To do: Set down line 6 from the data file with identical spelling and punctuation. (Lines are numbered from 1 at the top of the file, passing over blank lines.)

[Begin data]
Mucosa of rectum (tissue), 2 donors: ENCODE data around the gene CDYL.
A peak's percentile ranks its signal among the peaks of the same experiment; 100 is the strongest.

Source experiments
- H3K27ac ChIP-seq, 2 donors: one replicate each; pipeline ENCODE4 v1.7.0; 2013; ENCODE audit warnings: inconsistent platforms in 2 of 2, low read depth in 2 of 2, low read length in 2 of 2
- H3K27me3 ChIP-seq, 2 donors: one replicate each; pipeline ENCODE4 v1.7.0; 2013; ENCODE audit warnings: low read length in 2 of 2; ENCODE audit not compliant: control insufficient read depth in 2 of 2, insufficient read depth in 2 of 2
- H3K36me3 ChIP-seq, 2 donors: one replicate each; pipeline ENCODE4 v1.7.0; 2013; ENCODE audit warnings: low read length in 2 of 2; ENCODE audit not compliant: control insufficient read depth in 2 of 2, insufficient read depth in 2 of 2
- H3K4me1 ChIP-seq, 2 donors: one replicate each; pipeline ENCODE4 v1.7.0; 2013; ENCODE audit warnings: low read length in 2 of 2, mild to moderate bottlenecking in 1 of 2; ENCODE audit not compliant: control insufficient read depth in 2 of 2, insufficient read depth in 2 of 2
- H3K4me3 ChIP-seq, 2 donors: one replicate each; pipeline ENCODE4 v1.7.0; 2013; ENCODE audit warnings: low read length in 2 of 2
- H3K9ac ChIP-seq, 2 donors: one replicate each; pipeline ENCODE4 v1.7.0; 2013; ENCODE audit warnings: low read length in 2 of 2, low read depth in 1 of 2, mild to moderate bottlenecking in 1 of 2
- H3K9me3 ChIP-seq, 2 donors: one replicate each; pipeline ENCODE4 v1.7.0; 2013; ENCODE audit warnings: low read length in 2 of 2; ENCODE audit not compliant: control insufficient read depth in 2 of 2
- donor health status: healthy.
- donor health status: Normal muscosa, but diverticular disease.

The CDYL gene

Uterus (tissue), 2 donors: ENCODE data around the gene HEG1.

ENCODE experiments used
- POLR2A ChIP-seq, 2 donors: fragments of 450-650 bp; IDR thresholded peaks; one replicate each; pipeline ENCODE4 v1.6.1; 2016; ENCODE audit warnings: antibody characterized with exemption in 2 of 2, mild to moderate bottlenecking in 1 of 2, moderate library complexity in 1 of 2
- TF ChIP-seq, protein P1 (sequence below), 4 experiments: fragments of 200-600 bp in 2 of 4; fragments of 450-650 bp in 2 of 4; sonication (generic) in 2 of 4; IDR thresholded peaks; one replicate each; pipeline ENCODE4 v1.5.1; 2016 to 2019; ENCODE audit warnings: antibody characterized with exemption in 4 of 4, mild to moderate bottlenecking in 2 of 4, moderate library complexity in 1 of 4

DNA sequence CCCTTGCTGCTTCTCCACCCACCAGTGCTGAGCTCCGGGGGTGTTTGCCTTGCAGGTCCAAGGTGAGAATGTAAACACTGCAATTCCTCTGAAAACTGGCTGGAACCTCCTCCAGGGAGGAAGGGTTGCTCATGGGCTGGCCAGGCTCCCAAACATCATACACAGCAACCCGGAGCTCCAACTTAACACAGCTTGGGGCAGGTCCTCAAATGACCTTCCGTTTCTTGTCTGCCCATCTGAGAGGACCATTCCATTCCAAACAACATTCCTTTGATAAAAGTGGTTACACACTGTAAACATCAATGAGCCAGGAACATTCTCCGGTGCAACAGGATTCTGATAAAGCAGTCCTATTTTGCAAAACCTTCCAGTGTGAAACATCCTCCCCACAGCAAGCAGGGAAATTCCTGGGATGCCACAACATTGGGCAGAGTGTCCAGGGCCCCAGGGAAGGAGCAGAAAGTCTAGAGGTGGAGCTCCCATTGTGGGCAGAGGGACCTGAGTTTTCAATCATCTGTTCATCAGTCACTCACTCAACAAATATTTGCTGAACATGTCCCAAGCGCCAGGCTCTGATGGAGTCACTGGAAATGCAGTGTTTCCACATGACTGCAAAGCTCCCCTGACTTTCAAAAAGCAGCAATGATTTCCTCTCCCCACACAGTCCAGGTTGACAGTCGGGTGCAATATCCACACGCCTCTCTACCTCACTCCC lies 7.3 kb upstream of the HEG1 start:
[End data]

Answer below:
- H3K36me3 ChIP-seq, 2 donors: one replicate each; pipeline ENCODE4 v1.7.0; 2013; ENCODE audit warnings: low read length in 2 of 2; ENCODE audit not compliant: control insufficient read depth in 2 of 2, insufficient read depth in 2 of 2